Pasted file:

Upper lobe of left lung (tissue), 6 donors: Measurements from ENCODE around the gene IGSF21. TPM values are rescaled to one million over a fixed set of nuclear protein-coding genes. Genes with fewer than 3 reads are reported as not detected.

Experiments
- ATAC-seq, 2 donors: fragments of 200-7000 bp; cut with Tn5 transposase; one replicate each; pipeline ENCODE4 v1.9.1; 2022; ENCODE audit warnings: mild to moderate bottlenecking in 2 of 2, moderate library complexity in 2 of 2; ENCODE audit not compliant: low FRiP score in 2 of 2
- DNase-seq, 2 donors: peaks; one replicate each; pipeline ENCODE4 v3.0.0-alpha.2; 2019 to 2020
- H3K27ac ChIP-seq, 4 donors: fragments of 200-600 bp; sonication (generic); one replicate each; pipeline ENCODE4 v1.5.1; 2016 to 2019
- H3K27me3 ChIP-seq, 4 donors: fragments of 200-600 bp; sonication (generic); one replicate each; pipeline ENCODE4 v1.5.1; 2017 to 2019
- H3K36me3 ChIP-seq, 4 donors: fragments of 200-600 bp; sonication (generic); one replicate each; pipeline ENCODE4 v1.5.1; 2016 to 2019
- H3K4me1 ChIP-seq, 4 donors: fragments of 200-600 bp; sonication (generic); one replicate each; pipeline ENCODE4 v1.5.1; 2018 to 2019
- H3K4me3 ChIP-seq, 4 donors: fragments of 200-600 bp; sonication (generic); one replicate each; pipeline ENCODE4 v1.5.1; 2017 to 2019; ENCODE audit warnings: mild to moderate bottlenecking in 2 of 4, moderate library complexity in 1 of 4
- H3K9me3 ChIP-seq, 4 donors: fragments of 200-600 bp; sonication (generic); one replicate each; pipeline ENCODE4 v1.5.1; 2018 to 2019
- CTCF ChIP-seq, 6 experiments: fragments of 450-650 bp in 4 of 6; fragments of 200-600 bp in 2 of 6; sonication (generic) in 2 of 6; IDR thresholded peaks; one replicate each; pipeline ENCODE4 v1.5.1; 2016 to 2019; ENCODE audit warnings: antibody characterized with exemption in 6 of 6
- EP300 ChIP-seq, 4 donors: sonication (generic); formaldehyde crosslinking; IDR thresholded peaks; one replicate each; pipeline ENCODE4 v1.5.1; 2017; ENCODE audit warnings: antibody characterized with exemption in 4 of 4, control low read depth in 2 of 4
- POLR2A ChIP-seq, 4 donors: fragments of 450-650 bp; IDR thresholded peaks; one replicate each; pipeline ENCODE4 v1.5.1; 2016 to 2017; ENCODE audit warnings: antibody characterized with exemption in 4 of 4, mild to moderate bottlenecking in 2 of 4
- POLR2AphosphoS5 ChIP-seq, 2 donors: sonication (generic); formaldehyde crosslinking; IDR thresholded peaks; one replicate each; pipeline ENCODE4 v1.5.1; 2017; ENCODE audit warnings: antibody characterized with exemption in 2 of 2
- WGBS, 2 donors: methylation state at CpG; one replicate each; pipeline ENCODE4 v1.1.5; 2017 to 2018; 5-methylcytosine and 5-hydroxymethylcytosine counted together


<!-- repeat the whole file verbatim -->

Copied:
Upper lobe of left lung (tissue), 6 donors: Measurements from ENCODE around the gene IGSF21. TPM values are rescaled to one million over a fixed set of nuclear protein-coding genes. Genes with fewer than 3 reads are reported as not detected.

Experiments
- ATAC-seq, 2 donors: fragments of 200-7000 bp; cut with Tn5 transposase; one replicate each; pipeline ENCODE4 v1.9.1; 2022; ENCODE audit warnings: mild to moderate bottlenecking in 2 of 2, moderate library complexity in 2 of 2; ENCODE audit not compliant: low FRiP score in 2 of 2
- DNase-seq, 2 donors: peaks; one replicate each; pipeline ENCODE4 v3.0.0-alpha.2; 2019 to 2020
- H3K27ac ChIP-seq, 4 donors: fragments of 200-600 bp; sonication (generic); one replicate each; pipeline ENCODE4 v1.5.1; 2016 to 2019
- H3K27me3 ChIP-seq, 4 donors: fragments of 200-600 bp; sonication (generic); one replicate each; pipeline ENCODE4 v1.5.1; 2017 to 2019
- H3K36me3 ChIP-seq, 4 donors: fragments of 200-600 bp; sonication (generic); one replicate each; pipeline ENCODE4 v1.5.1; 2016 to 2019
- H3K4me1 ChIP-seq, 4 donors: fragments of 200-600 bp; sonication (generic); one replicate each; pipeline ENCODE4 v1.5.1; 2018 to 2019
- H3K4me3 ChIP-seq, 4 donors: fragments of 200-600 bp; sonication (generic); one replicate each; pipeline ENCODE4 v1.5.1; 2017 to 2019; ENCODE audit warnings: mild to moderate bottlenecking in 2 of 4, moderate library complexity in 1 of 4
- H3K9me3 ChIP-seq, 4 donors: fragments of 200-600 bp; sonication (generic); one replicate each; pipeline ENCODE4 v1.5.1; 2018 to 2019
- CTCF ChIP-seq, 6 experiments: fragments of 450-650 bp in 4 of 6; fragments of 200-600 bp in 2 of 6; sonication (generic) in 2 of 6; IDR thresholded peaks; one replicate each; pipeline ENCODE4 v1.5.1; 2016 to 2019; ENCODE audit warnings: antibody characterized with exemption in 6 of 6
- EP300 ChIP-seq, 4 donors: sonication (generic); formaldehyde crosslinking; IDR thresholded peaks; one replicate each; pipeline ENCODE4 v1.5.1; 2017; ENCODE audit warnings: antibody characterized with exemption in 4 of 4, control low read depth in 2 of 4
- POLR2A ChIP-seq, 4 donors: fragments of 450-650 bp; IDR thresholded peaks; one replicate each; pipeline ENCODE4 v1.5.1; 2016 to 2017; ENCODE audit warnings: antibody characterized with exemption in 4 of 4, mild to moderate bottlenecking in 2 of 4
- POLR2AphosphoS5 ChIP-seq, 2 donors: sonication (generic); formaldehyde crosslinking; IDR thresholded peaks; one replicate each; pipeline ENCODE4 v1.5.1; 2017; ENCODE audit warnings: antibody characterized with exemption in 2 of 2
- WGBS, 2 donors: methylation state at CpG; one replicate each; pipeline ENCODE4 v1.1.5; 2017 to 2018; 5-methylcytosine and 5-hydroxymethylcytosine counted together